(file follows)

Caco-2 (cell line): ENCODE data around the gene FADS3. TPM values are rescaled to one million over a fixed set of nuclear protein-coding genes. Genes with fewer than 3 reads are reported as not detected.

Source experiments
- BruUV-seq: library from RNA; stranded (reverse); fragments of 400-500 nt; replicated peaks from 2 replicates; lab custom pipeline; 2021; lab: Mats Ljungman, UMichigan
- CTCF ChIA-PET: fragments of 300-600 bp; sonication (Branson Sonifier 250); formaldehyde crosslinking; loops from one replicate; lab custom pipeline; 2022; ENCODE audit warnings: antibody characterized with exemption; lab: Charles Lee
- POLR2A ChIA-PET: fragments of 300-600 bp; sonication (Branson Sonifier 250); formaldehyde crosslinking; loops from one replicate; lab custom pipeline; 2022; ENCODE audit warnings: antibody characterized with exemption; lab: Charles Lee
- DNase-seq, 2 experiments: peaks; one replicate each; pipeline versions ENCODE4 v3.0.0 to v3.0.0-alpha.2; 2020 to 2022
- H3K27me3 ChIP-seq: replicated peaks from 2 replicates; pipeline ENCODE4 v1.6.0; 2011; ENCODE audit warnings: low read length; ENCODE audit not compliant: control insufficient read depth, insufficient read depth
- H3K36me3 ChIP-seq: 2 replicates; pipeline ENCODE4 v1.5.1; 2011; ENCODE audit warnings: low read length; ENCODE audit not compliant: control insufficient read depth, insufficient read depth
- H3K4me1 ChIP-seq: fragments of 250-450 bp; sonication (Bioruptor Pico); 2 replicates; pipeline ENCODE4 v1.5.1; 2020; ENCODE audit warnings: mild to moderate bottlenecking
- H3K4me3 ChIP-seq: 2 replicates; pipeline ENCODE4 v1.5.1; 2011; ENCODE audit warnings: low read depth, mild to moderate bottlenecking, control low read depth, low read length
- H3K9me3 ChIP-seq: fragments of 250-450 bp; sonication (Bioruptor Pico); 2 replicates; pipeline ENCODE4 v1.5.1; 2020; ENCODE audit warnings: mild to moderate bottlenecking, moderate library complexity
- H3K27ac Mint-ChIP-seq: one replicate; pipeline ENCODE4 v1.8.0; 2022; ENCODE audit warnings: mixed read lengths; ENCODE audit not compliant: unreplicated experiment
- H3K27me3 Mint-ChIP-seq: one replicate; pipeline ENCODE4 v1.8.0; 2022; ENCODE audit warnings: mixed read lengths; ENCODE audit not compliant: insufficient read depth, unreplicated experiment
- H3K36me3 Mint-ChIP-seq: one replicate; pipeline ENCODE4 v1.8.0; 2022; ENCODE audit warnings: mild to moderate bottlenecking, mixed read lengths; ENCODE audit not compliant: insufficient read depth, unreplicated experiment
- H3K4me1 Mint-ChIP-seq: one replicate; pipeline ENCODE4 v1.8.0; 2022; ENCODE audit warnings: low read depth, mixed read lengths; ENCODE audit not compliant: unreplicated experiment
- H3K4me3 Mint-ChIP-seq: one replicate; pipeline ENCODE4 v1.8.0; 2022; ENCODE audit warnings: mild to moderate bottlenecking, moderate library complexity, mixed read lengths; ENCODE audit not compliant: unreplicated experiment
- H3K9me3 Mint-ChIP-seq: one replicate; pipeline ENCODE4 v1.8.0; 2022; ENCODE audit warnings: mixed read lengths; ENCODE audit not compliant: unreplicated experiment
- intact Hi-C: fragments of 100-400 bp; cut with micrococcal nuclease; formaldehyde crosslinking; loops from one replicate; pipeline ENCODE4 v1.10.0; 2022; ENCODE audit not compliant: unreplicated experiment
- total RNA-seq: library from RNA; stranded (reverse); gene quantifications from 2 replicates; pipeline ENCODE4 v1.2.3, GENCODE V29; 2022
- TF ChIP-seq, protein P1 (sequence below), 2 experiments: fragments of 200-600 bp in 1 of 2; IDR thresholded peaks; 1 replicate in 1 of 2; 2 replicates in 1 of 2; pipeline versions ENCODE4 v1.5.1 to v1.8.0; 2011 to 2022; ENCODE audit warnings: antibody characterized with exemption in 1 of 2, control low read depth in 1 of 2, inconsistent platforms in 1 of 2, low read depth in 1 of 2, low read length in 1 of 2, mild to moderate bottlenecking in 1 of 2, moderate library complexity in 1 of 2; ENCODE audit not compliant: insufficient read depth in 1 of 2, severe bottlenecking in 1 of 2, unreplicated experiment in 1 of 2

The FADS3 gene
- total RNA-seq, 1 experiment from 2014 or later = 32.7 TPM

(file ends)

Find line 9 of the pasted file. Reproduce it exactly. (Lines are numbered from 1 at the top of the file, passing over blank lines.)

- H3K4me1 ChIP-seq: fragments of 250-450 bp; sonication (Bioruptor Pico); 2 replicates; pipeline ENCODE4 v1.5.1; 2020; ENCODE audit warnings: mild to moderate bottlenecking